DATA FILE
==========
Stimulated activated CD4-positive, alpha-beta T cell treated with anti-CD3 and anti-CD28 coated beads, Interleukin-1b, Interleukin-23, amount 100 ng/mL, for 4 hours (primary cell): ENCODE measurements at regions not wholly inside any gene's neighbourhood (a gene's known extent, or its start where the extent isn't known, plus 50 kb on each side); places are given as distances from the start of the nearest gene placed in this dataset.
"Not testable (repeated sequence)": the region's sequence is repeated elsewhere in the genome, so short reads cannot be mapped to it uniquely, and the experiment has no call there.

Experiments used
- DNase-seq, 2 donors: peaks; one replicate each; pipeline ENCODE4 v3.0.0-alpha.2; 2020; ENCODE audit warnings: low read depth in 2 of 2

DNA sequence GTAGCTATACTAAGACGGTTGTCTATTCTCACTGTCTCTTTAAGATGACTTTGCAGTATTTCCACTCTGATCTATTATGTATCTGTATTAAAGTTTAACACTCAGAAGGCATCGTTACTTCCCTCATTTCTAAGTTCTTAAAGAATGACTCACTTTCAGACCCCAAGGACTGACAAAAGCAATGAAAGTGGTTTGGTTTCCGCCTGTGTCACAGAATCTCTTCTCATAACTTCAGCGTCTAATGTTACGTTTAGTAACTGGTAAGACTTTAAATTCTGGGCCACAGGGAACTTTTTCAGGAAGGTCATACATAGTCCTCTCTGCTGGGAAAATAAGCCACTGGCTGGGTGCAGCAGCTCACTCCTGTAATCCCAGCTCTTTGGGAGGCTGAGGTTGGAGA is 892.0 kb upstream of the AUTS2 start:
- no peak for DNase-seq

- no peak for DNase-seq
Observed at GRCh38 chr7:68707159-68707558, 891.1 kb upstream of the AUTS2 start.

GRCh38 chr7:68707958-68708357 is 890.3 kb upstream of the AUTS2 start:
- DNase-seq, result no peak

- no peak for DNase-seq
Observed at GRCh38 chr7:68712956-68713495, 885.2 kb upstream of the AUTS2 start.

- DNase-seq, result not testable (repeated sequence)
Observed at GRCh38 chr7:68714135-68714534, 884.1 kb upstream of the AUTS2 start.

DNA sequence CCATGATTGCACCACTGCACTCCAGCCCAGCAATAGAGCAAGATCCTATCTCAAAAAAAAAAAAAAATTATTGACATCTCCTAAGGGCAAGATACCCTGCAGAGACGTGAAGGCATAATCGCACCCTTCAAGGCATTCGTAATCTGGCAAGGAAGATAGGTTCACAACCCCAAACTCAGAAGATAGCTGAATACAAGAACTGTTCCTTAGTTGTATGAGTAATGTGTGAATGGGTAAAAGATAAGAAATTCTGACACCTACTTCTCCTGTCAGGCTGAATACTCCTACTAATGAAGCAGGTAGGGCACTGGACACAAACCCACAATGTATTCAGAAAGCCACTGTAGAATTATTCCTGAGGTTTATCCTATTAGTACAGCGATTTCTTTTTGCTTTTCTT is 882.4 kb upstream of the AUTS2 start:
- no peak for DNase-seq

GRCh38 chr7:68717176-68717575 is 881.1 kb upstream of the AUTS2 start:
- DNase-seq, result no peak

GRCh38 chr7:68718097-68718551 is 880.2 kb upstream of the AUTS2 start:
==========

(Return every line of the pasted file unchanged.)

Stimulated activated CD4-positive, alpha-beta T cell treated with anti-CD3 and anti-CD28 coated beads, Interleukin-1b, Interleukin-23, amount 100 ng/mL, for 4 hours (primary cell): ENCODE measurements at regions not wholly inside any gene's neighbourhood (a gene's known extent, or its start where the extent isn't known, plus 50 kb on each side); places are given as distances from the start of the nearest gene placed in this dataset.
"Not testable (repeated sequence)": the region's sequence is repeated elsewhere in the genome, so short reads cannot be mapped to it uniquely, and the experiment has no call there.

Experiments used
- DNase-seq, 2 donors: peaks; one replicate each; pipeline ENCODE4 v3.0.0-alpha.2; 2020; ENCODE audit warnings: low read depth in 2 of 2

DNA sequence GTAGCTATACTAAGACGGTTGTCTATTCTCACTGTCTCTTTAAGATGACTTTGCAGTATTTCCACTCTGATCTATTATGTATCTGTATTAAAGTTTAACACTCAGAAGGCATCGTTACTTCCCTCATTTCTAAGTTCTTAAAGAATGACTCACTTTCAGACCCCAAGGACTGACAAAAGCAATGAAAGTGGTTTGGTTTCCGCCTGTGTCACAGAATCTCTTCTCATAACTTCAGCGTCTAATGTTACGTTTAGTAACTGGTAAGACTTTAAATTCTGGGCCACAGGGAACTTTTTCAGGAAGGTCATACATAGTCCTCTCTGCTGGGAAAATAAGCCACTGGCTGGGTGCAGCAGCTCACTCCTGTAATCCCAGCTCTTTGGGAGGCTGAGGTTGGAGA is 892.0 kb upstream of the AUTS2 start:
- no peak for DNase-seq

- no peak for DNase-seq
Observed at GRCh38 chr7:68707159-68707558, 891.1 kb upstream of the AUTS2 start.

GRCh38 chr7:68707958-68708357 is 890.3 kb upstream of the AUTS2 start:
- DNase-seq, result no peak

- no peak for DNase-seq
Observed at GRCh38 chr7:68712956-68713495, 885.2 kb upstream of the AUTS2 start.

- DNase-seq, result not testable (repeated sequence)
Observed at GRCh38 chr7:68714135-68714534, 884.1 kb upstream of the AUTS2 start.

DNA sequence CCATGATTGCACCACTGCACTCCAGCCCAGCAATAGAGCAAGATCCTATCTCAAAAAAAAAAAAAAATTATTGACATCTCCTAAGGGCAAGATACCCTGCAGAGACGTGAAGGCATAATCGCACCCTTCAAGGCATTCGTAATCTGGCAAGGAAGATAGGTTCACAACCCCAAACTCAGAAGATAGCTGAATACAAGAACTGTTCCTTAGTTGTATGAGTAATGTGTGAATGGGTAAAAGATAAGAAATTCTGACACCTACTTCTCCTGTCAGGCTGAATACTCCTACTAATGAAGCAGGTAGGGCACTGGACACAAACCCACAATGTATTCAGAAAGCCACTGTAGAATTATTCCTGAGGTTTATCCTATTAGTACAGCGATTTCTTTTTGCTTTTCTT is 882.4 kb upstream of the AUTS2 start:
- no peak for DNase-seq

GRCh38 chr7:68717176-68717575 is 881.1 kb upstream of the AUTS2 start:
- DNase-seq, result no peak

GRCh38 chr7:68718097-68718551 is 880.2 kb upstream of the AUTS2 start: